An Ode to my Mum
Martha shares her mum's story, and explores their relationship as mother and daughter. Martha is nervous to publish this.
It’s probably fair to say that pretty much everyone has a difficult relationship with at least one of their parents. For me, it was always with my mum. I always knew that she loved me, fiercely. It was just that the way that her love often manifested itself could be cruel. And that was quite a confusing thing to try and grasp as I was growing up. It still is.
My mum has lived a very difficult life. Aged seven, she was forced to leave her home in Uganda under the decree of the dictator, Idi Amin. In the early 1970s, Amin ordered the expulsion of 50,000 Asians who carried British passports from Uganda. My mum, with her elder brother and sister and my grandmother sought refuge in the UK, as they had British passports. My grandfather had to be left behind, as he did not. My mum was seven years old when she left her dad. She was sixteen when she saw him again, and six months after that, he passed away from a heart attack. In the UK, my mum and her family were moved around a number of refugee camps in both Wales and England. You can imagine what it was like to spend the formative years of your life in that kind of environment. None of the family spoke English. It was bloody cold. And England in the 70s wasn’t the most welcoming place for a family of Indian refugees. Eventually, they were assigned housing, and my mum was able to attend school. She loved it. She’d been to school for one term in Uganda, but in Cardiff, and later Watford, she developed a real passion for learning that she passed down onto me. She loved History and English. She played pranks on her French teacher. For an Indian girl, she had an unusual fondness for learning about the British monarchy throughout history, and that remains with her to this day. She absolutely adores the late Queen, and I think partially that lies in her gratitude, and her luck, in having a British passport in Uganda in 1973. It signified her escape from a much worse fate if she had remained in Uganda. The death of the Queen raises very mixed feelings in the non-white British community and justifiably so. But in our house, the main sentiments were respect, gratitude and genuine affection.
I underline this with the context of my mum’s start in life as I think it shows just how tough she is - and had to become - to survive. Compared to her, I’ve been unbelievably fortunate. And that’s all down to the efforts of her and my dad. However, going through that much trauma at a young age will inevitably leave its’ mark on someone, and it hardened my mum. She lost a lot of her empathy. In my teenage years, we would fight all the time. They could range from lots of small, petty fights to huge screaming matches, the aftermath of which would be an awful tension that would last for days. I would tell her my insecurities and my vulnerabilities and she would use them against me in fights. I stopped trusting her, or confiding in her. She would drink a fair bit too much every night, and it would warp her into this volatile and bitter woman within the space of an hour. Eventually, the alcohol and the stresses of her life caught up with her, and in September 2019, nine days before I was due to start my first year at uni, she suffered a very bad stroke. She was rushed to A&E, and my dad and I were told to prepare ourselves for her death.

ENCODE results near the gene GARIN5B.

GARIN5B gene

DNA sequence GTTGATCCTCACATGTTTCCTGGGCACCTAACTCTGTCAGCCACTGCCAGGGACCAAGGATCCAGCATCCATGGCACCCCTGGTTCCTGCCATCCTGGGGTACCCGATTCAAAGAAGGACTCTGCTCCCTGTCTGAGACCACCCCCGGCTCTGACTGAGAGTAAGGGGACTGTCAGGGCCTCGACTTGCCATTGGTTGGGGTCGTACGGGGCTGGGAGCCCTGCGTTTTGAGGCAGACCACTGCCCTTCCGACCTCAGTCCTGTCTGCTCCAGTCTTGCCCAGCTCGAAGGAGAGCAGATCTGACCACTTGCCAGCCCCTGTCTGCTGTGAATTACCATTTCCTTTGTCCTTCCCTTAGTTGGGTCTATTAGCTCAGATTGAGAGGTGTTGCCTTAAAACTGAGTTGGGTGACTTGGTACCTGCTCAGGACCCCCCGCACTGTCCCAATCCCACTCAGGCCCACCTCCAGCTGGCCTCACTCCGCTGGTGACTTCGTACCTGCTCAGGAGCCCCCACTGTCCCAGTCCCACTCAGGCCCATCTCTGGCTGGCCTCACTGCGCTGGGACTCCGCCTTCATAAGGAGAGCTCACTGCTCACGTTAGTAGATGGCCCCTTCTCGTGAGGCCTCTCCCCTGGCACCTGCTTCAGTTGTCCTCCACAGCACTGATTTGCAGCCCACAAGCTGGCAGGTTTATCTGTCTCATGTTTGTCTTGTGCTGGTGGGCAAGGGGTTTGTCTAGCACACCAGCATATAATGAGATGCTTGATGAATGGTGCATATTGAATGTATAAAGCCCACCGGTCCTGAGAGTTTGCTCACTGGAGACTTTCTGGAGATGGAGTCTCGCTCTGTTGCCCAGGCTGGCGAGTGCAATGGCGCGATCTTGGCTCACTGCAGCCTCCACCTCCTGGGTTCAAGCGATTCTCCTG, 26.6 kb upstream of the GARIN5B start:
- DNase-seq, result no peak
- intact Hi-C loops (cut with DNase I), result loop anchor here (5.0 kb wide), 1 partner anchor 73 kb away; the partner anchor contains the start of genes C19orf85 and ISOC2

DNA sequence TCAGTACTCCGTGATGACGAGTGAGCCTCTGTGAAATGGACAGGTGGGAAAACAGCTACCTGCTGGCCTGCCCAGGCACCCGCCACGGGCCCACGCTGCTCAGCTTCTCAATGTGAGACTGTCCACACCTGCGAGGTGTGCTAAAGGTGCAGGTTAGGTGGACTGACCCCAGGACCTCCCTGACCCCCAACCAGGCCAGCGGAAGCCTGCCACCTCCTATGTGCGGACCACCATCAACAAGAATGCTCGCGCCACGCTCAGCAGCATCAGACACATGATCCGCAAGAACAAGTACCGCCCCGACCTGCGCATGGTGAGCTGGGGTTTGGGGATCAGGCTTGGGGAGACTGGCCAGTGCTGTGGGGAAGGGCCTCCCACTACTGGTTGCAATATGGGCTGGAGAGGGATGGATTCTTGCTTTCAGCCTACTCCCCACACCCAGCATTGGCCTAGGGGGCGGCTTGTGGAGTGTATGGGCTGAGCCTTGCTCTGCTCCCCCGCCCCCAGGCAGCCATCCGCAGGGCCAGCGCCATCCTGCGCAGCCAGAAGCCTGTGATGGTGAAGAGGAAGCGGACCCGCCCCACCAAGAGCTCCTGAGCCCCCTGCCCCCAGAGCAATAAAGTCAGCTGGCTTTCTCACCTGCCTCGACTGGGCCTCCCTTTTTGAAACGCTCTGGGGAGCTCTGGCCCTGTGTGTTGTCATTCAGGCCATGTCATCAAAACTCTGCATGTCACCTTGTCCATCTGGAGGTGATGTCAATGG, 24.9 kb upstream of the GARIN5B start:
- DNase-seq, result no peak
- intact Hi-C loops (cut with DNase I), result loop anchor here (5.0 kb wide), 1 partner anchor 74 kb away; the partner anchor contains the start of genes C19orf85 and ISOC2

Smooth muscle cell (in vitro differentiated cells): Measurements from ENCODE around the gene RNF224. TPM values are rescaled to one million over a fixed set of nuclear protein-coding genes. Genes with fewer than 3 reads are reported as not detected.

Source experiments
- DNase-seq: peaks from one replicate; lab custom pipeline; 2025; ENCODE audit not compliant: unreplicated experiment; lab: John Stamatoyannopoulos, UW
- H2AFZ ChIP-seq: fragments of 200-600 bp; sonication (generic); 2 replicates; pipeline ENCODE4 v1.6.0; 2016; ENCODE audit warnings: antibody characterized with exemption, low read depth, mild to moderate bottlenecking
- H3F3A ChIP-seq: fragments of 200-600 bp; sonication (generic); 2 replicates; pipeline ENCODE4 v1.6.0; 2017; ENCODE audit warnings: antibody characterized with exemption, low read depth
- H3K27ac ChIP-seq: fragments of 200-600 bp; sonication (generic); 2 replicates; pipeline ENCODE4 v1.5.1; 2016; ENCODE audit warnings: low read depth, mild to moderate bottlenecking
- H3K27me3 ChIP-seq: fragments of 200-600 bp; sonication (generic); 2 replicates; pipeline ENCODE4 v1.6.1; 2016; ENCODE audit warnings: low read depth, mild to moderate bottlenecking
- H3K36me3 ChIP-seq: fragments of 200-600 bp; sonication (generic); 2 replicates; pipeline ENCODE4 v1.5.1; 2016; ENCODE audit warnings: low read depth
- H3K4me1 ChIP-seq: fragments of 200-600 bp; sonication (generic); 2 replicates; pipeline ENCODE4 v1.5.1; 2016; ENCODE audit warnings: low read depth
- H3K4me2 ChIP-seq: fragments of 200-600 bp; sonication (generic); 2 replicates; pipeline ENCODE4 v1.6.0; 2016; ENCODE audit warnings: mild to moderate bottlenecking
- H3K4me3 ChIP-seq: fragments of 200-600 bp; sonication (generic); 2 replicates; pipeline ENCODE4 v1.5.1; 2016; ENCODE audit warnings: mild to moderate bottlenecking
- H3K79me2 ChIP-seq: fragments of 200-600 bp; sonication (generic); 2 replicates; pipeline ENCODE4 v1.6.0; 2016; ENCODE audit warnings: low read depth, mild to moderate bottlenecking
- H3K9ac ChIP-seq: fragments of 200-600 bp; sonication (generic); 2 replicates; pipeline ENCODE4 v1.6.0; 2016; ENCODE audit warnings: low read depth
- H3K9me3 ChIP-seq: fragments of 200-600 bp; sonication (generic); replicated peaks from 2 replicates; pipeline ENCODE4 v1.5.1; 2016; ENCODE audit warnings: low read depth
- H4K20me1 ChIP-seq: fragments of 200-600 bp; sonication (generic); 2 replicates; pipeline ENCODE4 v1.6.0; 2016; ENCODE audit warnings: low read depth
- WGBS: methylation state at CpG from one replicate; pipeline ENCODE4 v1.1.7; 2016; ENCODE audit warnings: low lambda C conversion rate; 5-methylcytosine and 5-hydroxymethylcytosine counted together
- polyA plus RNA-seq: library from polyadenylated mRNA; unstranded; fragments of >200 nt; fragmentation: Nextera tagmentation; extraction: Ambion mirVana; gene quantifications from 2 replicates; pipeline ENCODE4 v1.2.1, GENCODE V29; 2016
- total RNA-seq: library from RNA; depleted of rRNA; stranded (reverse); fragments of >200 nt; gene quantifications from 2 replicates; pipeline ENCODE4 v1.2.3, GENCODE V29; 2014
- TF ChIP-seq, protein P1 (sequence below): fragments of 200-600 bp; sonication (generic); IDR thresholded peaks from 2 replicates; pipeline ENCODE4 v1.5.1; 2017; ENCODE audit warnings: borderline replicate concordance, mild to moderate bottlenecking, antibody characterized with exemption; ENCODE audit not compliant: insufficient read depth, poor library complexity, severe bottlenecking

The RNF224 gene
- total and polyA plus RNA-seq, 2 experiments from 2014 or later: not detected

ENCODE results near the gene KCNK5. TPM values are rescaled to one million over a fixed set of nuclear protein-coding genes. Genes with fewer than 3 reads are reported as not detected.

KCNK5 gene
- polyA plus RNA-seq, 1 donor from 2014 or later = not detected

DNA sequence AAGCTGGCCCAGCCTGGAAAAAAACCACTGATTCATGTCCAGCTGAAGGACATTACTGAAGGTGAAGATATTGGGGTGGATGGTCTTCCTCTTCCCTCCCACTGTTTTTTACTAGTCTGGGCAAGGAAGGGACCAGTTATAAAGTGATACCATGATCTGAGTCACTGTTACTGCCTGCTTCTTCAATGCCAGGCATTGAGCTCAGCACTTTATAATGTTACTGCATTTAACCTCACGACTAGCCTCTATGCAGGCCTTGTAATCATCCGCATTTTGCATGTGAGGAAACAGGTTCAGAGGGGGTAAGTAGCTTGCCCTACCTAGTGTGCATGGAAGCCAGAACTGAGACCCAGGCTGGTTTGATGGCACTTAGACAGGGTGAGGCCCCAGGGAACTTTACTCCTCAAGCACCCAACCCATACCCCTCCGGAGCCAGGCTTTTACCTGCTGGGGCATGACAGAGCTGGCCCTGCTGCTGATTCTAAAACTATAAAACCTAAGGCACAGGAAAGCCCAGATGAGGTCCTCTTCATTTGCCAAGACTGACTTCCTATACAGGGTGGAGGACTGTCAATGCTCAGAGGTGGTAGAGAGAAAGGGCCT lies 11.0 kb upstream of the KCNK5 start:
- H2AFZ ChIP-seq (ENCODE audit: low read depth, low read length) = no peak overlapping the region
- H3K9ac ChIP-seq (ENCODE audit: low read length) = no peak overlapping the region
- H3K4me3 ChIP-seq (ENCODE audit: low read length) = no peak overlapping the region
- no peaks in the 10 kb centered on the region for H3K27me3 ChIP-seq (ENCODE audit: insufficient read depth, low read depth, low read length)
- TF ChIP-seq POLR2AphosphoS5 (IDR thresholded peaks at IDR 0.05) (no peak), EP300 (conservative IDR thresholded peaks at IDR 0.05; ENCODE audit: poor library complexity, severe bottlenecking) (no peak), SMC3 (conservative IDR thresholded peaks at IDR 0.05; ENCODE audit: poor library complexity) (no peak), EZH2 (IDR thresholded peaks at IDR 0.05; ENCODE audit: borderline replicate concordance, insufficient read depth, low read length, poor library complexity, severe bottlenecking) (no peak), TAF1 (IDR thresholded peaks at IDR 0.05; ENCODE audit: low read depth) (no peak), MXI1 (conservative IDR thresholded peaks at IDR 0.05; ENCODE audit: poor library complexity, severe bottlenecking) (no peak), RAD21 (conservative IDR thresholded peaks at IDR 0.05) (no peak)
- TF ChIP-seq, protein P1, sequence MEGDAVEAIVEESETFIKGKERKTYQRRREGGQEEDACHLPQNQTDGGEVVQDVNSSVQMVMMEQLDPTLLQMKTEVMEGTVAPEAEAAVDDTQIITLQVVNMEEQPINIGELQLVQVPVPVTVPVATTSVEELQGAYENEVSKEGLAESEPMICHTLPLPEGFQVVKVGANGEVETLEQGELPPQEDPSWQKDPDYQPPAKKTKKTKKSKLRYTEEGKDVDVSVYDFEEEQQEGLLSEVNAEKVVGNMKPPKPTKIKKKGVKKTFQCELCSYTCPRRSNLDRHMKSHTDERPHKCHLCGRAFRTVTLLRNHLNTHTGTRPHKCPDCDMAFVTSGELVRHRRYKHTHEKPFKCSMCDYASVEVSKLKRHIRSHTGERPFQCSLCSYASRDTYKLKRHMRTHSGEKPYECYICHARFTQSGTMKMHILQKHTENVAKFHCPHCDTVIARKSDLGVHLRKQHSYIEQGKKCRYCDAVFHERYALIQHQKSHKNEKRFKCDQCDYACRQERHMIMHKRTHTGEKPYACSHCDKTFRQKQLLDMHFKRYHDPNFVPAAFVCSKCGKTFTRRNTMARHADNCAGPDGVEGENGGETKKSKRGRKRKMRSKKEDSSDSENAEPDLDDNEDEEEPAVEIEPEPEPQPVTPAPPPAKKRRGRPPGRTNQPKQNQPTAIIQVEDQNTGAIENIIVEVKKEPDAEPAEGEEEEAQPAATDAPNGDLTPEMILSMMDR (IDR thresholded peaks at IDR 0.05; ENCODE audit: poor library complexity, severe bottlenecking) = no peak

But she survived. Although the woman that she once was hasn’t. Three years down the line, bits of her remain. She has an impeccable memory of almost everything in her life from before the stroke, right down to what was in the freezer the day before it happened. She can remember her childhood and working in London and meeting my dad and living in Singapore with total clarity. She can’t remember a lot of the daily occurrences of the present day though. She struggles with change. She’s still incredibly stubborn, and still a bit of a food snob. But now she has a lot more sugar in her tea, and the cruelty is pretty much gone. It still occasionally pops up, but it's far less frequent, and far easier to calm her down.
As her child, I find myself in quite a unique position. The woman I absolutely adored as a very young child has, as I have known for a very long time now, gone. She morphed into another character altogether - someone I was afraid of. But now that woman has gone too. Who is she now? Who’s child am I? I find myself looking at this woman, essentially unable to place who she is. The stroke caused a significant loss in movement on the entire right side of her body, not too far off paralysis. The brain damage has, to a degree, reduced her mind to that of a child. So, here we are, at the dinner table. I am looking at her, and she is the person who has loved me unconditionally since I was born, she is the person who has always fought for me when no one was in my corner, and she is the person who has caused me so much harm, but now - she just isn’t. She even looks different. She’s now effectively harmless; she’s gone soft. She needs someone to help her dress every morning. She needs someone to cut up her food for her. She compliments me. She tells me she’s proud of me. Where has the other woman gone? Who is this one? Which do I prefer? Does it even matter?
As with everything I write, there is no real purpose to this post. I have no answers for myself. I’m still working it all through in my head. I find writing about it does help, if only to organise my thoughts. My mum is a very unique woman. She’s very tough. She’s been through an awful lot, and from a very young age. I admire her, I cherish her and I am incredibly angry at her. And I miss her. It’s quite a bizarre thing to mourn a person who is still alive. I think I just have to wait and she who she becomes next. Is this version of my mum her final form? I think it might be. But she does always surprise me. We shall have to wait and see.